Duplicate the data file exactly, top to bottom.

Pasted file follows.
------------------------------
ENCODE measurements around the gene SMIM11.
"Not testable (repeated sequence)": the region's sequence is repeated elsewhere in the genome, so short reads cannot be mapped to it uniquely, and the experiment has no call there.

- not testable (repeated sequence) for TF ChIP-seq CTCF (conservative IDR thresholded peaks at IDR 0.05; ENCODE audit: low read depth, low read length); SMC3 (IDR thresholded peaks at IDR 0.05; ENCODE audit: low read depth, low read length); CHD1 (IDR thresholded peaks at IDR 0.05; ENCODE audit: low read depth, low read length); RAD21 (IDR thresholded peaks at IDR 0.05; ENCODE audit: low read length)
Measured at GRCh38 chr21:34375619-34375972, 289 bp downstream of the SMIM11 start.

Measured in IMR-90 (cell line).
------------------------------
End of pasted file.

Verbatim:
ENCODE measurements around the gene SMIM11.
"Not testable (repeated sequence)": the region's sequence is repeated elsewhere in the genome, so short reads cannot be mapped to it uniquely, and the experiment has no call there.

- not testable (repeated sequence) for TF ChIP-seq CTCF (conservative IDR thresholded peaks at IDR 0.05; ENCODE audit: low read depth, low read length); SMC3 (IDR thresholded peaks at IDR 0.05; ENCODE audit: low read depth, low read length); CHD1 (IDR thresholded peaks at IDR 0.05; ENCODE audit: low read depth, low read length); RAD21 (IDR thresholded peaks at IDR 0.05; ENCODE audit: low read length)
Measured at GRCh38 chr21:34375619-34375972, 289 bp downstream of the SMIM11 start.

Measured in IMR-90 (cell line).